Is It Immoral To Refuse To Vote For Donald Trump?

by William Teach | August 12, 2016 7:13 am

I’ve noted for quite some time now that I am not #NeverTrump, but, I flip back and forth between being willing to check the box for Trump as a vote against Hillary, because she, like Obama, stands foresquare against almost everything I believe. She would continue the Obama policies that have damaged the country, and double down on some, as well as instituting her own damaging policies. My vote is simply assumed by Trump and the Trumpites, rather than being earned. There is little to no attempt to woo my vote. Instead, Trump, and especially the Trumpites, work hard to denigrate people who aren’t on the Trump train. I’ve been called a traitor and unpatriotic more times in the last 3 months than I’ve been called that by liberals on chat boards, in comments, and in Twitter since I got involved with politics on the Internet back in 2002. Add to that things like RINO, cuckservative, Democrat, and host of nasty terms.

So, the question is, is it immoral to not vote for Trump? Ben Shapiro takes this on

Hannity, Ingraham Say It’s Immoral Not To Vote Trump. Here Are 3 Reasons They’re Wrong.[1]

On Wednesday night, Fox News’ Sean Hannity, apparently desperate to begin casting blame for Donald Trump’s November election loss in August, called out conservatives unwilling to vote for Donald Trump. “Get my point, all you stubborn Republicans?” Hannity ranted. “Hillary Clinton, well, she’s proven she does not have the character, she does not have the temperament to be the President of the United States.” He then accused Republicans of “sabotage” and brought on Trump RNC speaker Laura Ingraham to agree: “They are clearly cheerleading Hillary Clinton, there’s no doubt about it…if you call yourself a conservative and a Republican, it’s actually immoral not to vote for Donald Trump, if only for the reason of the Supreme Court.” She concluded, “I mean, it’s so selfish.”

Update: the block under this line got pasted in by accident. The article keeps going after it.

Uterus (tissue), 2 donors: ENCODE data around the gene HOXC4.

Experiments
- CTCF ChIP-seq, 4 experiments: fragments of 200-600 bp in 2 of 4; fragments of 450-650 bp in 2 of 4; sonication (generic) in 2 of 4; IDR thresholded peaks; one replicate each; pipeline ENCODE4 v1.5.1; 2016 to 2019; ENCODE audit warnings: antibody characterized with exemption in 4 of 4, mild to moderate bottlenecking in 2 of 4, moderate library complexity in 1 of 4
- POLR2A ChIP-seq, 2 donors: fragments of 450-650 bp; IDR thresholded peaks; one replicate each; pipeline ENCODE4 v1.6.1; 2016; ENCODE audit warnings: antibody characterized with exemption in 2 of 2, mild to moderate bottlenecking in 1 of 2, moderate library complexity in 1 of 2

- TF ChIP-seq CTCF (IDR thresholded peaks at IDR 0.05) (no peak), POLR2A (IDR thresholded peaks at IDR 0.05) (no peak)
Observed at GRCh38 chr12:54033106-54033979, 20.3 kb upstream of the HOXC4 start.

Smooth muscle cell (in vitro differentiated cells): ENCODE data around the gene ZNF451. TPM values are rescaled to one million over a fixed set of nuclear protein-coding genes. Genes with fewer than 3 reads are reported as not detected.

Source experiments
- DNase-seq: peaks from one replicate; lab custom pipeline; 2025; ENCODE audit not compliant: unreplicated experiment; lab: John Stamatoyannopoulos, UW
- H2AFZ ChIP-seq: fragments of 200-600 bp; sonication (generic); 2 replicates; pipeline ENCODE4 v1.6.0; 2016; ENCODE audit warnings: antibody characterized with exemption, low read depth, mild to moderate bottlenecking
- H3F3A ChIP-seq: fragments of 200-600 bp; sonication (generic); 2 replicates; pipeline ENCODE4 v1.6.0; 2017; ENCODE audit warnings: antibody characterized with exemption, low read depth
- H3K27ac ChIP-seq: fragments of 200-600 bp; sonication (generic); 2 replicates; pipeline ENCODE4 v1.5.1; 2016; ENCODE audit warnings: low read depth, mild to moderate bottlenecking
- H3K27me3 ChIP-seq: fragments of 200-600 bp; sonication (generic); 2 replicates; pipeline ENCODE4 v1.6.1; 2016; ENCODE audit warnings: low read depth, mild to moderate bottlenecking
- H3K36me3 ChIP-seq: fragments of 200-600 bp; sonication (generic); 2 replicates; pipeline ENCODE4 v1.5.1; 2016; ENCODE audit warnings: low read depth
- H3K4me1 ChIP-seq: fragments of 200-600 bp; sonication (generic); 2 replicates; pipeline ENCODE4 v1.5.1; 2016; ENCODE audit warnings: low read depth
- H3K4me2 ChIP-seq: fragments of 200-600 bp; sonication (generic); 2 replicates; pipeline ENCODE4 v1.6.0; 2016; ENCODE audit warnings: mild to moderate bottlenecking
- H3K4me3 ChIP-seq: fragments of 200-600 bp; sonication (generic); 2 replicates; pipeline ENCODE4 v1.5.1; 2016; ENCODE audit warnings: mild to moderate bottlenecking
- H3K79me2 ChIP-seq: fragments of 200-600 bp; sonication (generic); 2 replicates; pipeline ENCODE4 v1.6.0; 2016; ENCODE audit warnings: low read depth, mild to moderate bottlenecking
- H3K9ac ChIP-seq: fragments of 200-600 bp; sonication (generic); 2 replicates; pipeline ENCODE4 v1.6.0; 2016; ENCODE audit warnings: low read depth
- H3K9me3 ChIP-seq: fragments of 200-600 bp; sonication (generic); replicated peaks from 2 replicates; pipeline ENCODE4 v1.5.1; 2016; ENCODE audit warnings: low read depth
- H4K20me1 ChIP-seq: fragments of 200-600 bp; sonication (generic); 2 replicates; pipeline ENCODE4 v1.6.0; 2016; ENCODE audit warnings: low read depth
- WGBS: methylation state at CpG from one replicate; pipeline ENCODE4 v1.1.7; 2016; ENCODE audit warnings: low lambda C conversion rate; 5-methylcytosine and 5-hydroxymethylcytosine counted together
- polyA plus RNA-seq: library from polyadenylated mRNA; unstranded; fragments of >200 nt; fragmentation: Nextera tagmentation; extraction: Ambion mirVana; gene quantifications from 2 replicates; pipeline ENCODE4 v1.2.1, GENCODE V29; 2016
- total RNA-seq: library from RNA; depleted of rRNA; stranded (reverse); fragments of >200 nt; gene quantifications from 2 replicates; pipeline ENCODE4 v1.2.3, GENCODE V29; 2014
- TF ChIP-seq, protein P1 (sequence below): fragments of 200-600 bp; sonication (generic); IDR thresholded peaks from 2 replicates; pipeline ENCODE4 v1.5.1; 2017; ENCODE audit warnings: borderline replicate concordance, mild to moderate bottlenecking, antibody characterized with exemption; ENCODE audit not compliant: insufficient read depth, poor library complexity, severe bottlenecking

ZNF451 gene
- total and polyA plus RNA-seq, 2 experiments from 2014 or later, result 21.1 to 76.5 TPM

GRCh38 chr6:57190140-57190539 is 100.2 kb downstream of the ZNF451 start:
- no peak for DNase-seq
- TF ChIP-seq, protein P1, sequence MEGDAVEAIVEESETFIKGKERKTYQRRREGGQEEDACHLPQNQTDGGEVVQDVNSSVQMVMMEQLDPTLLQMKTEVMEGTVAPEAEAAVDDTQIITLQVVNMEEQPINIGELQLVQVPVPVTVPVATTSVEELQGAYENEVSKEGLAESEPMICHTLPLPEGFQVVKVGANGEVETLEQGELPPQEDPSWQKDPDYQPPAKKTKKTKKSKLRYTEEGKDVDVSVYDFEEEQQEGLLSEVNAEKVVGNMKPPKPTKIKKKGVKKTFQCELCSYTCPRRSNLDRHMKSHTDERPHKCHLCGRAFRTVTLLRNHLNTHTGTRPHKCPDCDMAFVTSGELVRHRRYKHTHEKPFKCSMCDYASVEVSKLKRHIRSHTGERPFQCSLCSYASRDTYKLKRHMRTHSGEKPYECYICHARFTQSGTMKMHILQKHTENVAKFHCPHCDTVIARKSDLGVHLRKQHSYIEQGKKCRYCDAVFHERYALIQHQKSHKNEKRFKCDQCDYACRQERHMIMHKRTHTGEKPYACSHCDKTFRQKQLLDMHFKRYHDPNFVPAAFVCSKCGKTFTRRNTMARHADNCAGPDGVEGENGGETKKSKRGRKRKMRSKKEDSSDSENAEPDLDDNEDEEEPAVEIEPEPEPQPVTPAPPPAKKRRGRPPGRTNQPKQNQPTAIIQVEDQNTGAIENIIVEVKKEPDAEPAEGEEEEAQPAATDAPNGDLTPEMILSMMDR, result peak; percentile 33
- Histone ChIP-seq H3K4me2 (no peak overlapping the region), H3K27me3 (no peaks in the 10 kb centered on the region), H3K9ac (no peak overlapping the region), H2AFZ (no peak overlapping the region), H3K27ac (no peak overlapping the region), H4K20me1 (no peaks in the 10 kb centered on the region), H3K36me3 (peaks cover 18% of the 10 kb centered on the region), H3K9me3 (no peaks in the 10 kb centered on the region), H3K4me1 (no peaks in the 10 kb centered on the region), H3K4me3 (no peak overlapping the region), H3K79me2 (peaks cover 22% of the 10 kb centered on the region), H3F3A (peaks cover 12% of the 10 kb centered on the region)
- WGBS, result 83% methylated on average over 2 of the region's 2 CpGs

It’s rather ridiculous to hear from the respective Trump Train conductor and engineer that Trump losing will be due to conservatives not coming out for him. A strong part of their argument for Trump was that Trump supporters stayed home for Mitt Romney in 2012, and that Trump would bring them forth; at no point did they blame the New Trump Voters™ for the last four years of Obama. And Hannity and Ingraham assured Americans that Trump wouldn’t just be competitive against Hillary Clinton, he’d defeat her because he knew how to play the game in a different way than other Republicans.

Certainly, some Republicans have thrown their support to Hillary. Most, though, are simply choosing to sit it out, with many hoping that Trump will give them a reason to check the box with his name as a vote against Hillary. Excoriating Republicans for refusing to abandon all their beliefs to vote Trump doesn’t help. We just don’t trust him. He can talk a good game, but, does he really believe what he says? He reminds me of the old Spinal Tap gag about turning the amplifier up to 11. He’s so over-the-top that I have a hard to believing in his sincerity. Add to that the number of times that I see things like the US needing an authoritarian to get to liberty (that’s a serious WTF moment) and a rising meme is that this election is about globalism (everyone else) vs nationalism (Trump and the Trumpites). No, no, there’s nothing ominous about nationalism.

But let’s take the argument on its own merits: it’s immoral not to support Trump. Here’s the logic: Trump would be preferable to Hillary Clinton, warts and all. Therefore, it would be immoral not to support Trump.

We get

1. Trump As President Will Damage The Country More Long-Term. If you believe that only small-government conservatism will save the country, having a big government corporatist nationalist with no underlying conservative principles hijack the only supposedly conservative party in America is a recipe for disaster. Trump isn’t going to fulfill his promises to conservatives. And as I’ve written at National Review[2]: